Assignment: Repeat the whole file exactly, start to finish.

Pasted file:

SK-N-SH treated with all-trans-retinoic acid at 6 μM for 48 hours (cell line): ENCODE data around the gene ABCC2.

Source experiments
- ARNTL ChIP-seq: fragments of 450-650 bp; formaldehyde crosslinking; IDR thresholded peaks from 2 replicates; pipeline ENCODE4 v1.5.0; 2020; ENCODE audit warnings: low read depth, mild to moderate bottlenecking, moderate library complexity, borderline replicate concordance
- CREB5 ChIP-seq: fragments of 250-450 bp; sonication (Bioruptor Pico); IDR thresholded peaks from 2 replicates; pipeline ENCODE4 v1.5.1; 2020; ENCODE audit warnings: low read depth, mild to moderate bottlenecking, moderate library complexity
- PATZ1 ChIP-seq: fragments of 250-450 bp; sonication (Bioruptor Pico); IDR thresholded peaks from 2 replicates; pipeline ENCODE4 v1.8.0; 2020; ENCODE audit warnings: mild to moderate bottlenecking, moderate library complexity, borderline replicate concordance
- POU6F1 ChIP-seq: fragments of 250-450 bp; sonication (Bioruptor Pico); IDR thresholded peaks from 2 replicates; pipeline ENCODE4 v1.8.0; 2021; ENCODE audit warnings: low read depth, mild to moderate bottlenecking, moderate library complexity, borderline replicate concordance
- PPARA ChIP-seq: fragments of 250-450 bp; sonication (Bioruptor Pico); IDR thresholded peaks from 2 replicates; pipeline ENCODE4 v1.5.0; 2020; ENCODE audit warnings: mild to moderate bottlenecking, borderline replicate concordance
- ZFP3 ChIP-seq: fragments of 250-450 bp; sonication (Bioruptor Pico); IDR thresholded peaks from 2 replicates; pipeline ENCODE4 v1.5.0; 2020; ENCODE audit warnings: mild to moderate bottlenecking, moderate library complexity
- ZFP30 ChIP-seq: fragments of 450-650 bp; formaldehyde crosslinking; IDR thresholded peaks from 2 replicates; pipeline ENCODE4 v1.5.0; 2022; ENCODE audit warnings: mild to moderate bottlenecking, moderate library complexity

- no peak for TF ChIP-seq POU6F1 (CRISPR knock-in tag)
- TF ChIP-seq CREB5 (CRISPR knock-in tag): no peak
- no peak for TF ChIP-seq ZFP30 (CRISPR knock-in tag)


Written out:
SK-N-SH treated with all-trans-retinoic acid at 6 μM for 48 hours (cell line): ENCODE data around the gene ABCC2.

Source experiments
- ARNTL ChIP-seq: fragments of 450-650 bp; formaldehyde crosslinking; IDR thresholded peaks from 2 replicates; pipeline ENCODE4 v1.5.0; 2020; ENCODE audit warnings: low read depth, mild to moderate bottlenecking, moderate library complexity, borderline replicate concordance
- CREB5 ChIP-seq: fragments of 250-450 bp; sonication (Bioruptor Pico); IDR thresholded peaks from 2 replicates; pipeline ENCODE4 v1.5.1; 2020; ENCODE audit warnings: low read depth, mild to moderate bottlenecking, moderate library complexity
- PATZ1 ChIP-seq: fragments of 250-450 bp; sonication (Bioruptor Pico); IDR thresholded peaks from 2 replicates; pipeline ENCODE4 v1.8.0; 2020; ENCODE audit warnings: mild to moderate bottlenecking, moderate library complexity, borderline replicate concordance
- POU6F1 ChIP-seq: fragments of 250-450 bp; sonication (Bioruptor Pico); IDR thresholded peaks from 2 replicates; pipeline ENCODE4 v1.8.0; 2021; ENCODE audit warnings: low read depth, mild to moderate bottlenecking, moderate library complexity, borderline replicate concordance
- PPARA ChIP-seq: fragments of 250-450 bp; sonication (Bioruptor Pico); IDR thresholded peaks from 2 replicates; pipeline ENCODE4 v1.5.0; 2020; ENCODE audit warnings: mild to moderate bottlenecking, borderline replicate concordance
- ZFP3 ChIP-seq: fragments of 250-450 bp; sonication (Bioruptor Pico); IDR thresholded peaks from 2 replicates; pipeline ENCODE4 v1.5.0; 2020; ENCODE audit warnings: mild to moderate bottlenecking, moderate library complexity
- ZFP30 ChIP-seq: fragments of 450-650 bp; formaldehyde crosslinking; IDR thresholded peaks from 2 replicates; pipeline ENCODE4 v1.5.0; 2022; ENCODE audit warnings: mild to moderate bottlenecking, moderate library complexity

- no peak for TF ChIP-seq POU6F1 (CRISPR knock-in tag)
- TF ChIP-seq CREB5 (CRISPR knock-in tag): no peak
- no peak for TF ChIP-seq ZFP30 (CRISPR knock-in tag)